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Another Financial Association Pushes Senate To Pass Marijuana Banking Reform



Another financial association is imploring Senate leadership to pass a bipartisan bill to safeguard banks that work with state-legal marijuana businesses.

The Independent Community Bankers of America (ICBA), which represents about 50,000 community banks throughout the country, sent a letter to key senators on Thursday, urging the adopting of cannabis banking reform language in a large-scale manufacturing bill that’s headed to a bicameral conference committee.

The House did include the Secure and Fair Enforcement (SAFE) Banking Act in its version of the AMERICA Competes Act, but it was stripped in the Senate. Advocates and stakeholders have been putting pressure on the Senate to accede to the House and reinsert the language in the final package that’s sent to the president’s desk.

The SAFE Banking Act “would create a safe harbor from federal sanctions for financial institutions that serve cannabis-related businesses (CRBs), as well as the numerous ancillary businesses that serve them, in states and other jurisdictions where cannabis is legal,” ICBA said in the new letter.

“We are pleased to reiterate ICBA’s strong support for this legislation, which is essential for the ongoing ability of community banks to effectively serve their communities,” the association said. “ICBA urges the support of all members of the House and Senate for inclusion of the SAFE Banking Act in the conference report to the America COMPETES Act.”

Banking associations representing all 50 states and one U.S. territory also sent a letter to Senate leaders late last month, imploring them to include marijuana banking reform in the manufacturing bill that’s set to be negotiated.

Rep. Ed Perlmutter (D-CO) is the chief sponsor of the SAFE Banking Act, which has passed the House in some form six times at this point. He’s been strongly pushing for the measure’s passage as an urgent public safety issue that would give state-legal businesses access to traditional financial services that are afforded to other legal industries.

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But so far, the Senate has been reluctant to advance the measure under Democratic and Republican control. Senate leadership has insisted on passing comprehensive legalization legislation first before the cannabis banking bill.

A top aide for Senate Majority Leader Chuck Schumer (D-NY), who is working to finalize his own legalization bill, recently tempered expectations about the prospects of moving marijuana banking through the America COMPETES Act.

That reluctance on the Senate side was also the subject of a letter from Perlmutter that was sent to leadership last month.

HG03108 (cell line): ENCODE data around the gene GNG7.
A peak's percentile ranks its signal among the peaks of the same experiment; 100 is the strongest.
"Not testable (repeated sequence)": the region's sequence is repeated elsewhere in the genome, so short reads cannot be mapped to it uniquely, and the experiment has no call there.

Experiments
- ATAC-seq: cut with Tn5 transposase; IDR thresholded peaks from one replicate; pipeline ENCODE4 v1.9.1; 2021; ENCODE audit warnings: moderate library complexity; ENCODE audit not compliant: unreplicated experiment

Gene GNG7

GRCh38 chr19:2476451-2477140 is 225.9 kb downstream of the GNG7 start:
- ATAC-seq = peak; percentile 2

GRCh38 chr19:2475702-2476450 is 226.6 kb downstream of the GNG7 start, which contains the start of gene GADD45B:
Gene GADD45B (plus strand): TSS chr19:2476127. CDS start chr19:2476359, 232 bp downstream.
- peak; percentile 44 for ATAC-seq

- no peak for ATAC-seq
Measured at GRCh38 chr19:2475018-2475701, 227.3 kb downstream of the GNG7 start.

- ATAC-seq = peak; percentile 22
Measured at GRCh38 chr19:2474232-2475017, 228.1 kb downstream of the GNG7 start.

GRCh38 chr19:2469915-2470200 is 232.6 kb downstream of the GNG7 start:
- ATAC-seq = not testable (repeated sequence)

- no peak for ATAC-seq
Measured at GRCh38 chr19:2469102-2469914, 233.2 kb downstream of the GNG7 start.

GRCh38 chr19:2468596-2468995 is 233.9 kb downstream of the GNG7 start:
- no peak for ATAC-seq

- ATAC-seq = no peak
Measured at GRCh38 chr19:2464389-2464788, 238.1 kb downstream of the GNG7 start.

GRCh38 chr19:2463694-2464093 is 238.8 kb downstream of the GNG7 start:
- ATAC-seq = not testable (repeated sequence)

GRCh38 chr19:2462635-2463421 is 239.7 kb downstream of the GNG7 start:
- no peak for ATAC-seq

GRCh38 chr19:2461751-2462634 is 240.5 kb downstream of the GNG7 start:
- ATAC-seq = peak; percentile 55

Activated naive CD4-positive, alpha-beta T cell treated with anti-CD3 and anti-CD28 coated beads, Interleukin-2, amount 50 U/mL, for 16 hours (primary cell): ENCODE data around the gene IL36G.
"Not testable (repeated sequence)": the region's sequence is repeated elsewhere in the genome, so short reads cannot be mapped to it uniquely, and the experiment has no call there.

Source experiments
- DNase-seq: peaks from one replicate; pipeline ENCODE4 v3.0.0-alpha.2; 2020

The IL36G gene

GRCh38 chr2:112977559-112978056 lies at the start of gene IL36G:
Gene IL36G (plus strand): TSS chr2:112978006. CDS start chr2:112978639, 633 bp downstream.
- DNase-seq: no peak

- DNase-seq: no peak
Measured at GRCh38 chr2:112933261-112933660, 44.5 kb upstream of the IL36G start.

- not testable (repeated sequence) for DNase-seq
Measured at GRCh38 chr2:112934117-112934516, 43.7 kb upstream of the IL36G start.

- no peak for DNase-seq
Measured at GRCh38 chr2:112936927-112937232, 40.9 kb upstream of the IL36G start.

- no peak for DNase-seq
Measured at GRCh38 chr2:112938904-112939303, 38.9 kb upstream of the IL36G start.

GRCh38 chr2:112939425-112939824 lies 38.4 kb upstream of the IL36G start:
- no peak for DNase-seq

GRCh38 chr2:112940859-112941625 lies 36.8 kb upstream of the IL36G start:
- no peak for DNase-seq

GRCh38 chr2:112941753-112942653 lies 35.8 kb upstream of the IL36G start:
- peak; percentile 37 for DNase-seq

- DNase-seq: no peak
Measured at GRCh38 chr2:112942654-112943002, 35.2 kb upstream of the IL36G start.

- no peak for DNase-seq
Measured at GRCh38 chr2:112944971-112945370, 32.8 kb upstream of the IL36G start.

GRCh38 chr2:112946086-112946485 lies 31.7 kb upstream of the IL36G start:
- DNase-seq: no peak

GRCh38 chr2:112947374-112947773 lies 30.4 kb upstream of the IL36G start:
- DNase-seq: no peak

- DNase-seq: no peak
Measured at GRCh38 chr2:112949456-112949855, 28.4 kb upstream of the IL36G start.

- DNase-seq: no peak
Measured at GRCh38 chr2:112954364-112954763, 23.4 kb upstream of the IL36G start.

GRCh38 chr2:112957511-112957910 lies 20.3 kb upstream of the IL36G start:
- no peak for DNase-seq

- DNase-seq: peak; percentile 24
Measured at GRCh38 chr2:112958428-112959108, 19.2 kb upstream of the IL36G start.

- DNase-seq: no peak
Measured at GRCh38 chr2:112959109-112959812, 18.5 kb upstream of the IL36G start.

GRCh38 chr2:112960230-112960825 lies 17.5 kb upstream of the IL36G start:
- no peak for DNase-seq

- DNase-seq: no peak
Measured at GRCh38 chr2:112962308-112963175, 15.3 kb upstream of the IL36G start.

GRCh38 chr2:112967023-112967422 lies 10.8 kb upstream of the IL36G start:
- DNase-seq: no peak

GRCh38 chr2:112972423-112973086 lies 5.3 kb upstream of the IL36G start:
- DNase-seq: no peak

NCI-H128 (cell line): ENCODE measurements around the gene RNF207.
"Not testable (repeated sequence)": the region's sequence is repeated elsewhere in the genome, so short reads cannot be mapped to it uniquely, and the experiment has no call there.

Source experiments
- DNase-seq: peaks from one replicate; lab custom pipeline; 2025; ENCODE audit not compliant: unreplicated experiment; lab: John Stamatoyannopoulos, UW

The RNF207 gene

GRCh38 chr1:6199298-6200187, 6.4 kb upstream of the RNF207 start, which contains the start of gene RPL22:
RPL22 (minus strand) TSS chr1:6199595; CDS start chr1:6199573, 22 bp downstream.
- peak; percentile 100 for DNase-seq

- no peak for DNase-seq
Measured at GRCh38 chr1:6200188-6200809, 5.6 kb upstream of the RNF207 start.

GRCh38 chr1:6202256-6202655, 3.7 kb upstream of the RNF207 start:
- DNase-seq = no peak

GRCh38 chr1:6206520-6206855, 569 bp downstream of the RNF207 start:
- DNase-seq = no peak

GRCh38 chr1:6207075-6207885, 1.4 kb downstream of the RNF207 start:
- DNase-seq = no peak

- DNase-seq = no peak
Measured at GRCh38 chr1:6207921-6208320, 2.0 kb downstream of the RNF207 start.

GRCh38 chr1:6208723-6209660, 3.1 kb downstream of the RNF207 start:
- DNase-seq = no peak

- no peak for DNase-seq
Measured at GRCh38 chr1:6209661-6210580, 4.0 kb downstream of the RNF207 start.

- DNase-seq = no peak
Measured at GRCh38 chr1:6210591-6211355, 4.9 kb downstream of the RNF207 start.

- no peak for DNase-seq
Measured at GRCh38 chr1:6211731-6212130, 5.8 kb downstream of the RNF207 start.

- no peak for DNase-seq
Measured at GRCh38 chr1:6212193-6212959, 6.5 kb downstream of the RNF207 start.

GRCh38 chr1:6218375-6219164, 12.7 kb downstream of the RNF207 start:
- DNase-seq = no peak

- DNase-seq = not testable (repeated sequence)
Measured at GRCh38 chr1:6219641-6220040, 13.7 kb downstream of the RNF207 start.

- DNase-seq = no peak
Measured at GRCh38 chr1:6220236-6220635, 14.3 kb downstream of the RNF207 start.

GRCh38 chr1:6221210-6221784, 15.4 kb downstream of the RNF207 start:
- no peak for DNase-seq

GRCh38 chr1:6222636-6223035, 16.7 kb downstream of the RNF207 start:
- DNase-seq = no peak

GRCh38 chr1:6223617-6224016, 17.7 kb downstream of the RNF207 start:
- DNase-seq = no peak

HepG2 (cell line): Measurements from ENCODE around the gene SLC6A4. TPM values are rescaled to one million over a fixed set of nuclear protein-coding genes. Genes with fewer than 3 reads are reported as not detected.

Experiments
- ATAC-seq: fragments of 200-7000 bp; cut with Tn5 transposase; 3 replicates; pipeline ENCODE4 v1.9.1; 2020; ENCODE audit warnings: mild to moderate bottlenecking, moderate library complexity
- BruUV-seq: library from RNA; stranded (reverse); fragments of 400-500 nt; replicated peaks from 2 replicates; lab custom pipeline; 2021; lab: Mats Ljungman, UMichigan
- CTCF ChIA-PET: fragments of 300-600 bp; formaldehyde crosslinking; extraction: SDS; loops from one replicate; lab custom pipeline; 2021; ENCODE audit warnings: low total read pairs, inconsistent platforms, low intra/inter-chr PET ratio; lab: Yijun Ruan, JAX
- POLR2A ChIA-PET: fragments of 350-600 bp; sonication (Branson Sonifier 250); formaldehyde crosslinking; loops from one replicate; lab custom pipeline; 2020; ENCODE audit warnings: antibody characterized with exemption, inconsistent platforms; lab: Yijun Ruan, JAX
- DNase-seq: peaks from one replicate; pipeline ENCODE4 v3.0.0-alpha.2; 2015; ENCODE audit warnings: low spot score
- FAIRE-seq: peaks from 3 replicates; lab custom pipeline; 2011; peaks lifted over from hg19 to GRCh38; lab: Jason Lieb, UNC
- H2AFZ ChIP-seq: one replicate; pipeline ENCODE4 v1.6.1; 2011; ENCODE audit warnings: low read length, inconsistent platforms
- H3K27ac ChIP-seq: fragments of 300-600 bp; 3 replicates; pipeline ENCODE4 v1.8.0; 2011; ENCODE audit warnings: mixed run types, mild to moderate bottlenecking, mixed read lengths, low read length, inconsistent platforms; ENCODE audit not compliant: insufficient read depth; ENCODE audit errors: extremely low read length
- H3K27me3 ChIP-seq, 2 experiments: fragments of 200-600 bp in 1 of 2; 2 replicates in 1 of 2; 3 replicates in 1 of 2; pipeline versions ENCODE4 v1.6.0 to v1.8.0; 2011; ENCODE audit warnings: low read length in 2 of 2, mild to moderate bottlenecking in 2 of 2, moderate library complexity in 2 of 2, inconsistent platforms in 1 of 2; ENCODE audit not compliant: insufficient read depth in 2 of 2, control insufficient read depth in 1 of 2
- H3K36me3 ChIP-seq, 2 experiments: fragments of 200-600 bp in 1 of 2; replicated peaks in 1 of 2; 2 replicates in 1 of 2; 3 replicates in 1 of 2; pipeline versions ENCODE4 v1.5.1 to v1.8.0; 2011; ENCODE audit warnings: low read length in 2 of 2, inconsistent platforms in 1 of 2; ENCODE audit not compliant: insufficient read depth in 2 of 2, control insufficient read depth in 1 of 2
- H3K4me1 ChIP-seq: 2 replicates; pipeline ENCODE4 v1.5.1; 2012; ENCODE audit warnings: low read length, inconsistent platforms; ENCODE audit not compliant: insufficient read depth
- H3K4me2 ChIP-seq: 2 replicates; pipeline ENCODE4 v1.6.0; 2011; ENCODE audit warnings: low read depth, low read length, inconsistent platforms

The congressman has even made a point to talk about enacting the reform legislation during committee hearings on ostensibly unrelated or wider-ranging legislation, like at a recent House Rules Committee hearing.

Despite recently saying that he’s “confident” that the Senate will take up his bill this session, Perlmutter recognized that while he’s supportive of revisions related to criminal justice reform, taxation, research and other issues, he knows that “as we expand this thing, then we start losing votes, particularly Republican votes and we got enough votes in the Senate to do it” as is.

Meanwhile, the governor, attorney general and other top officials in Washington State sent a letter to congressional leaders last week, again emphasizing the urgent need to pass marijuana banking reform as a public safety imperative.

With respect to the AMERICA Competes Act, the third-highest-ranking Democratic member in the Senate, Sen. Patty Murray (D-WA), has taken special interest in the issue, describing marijuana banking reform as a priority as an appointed member on the bicameral conference committee.

Separately, Washington State officials also recently held a virtual roundtable to address the spate of deadly robberies targeting marijuana retailers, with regulators reiterating their call for a federal policy change and discussing steps the state can take on its own while Congress fails to act.

Washington State’s treasurer has been especially vocal about the need for congressional reform, and he wrote in a recent letter to his colleagues in other states that it’s “just not safe to have this financial volume in cash.”

He made similar remarks at a recent conference of the National Association of State Treasurers (NAST). And Colorado Treasurer Dave Young echoed that sentiment in a recent interview with Marijuana Moment.

In the absence of congressional action, more states are moving to enact marijuana banking reform policies on their own. For example, Pennsylvania House lawmakers filed a companion bill to a Senate-passed measure late last month that would provide banking protections and tax relief for marijuana businesses.

Meanwhile, the number of banks that report working with marijuana businesses ticked up again near the end of 2021, according to recently released federal data.

It’s not clear if the increase is related to congressional moves to pass a bipartisan cannabis banking reform bill, but the figures from the Financial Crimes Enforcement Network (FinCEN) signal that financial institutions continue to feel more comfortable servicing businesses in state-legal markets.

Some Republicans are scratching their heads about how Democrats have so far failed to pass the modest banking reform with majorities in both chambers and control of the White House, too. For example, Rep. Rand Paul (R-KY) criticized his Democratic colleagues over the issue in December.

Read ICBA’s letter to Senate leadership on passing marijuana banking reform below: 

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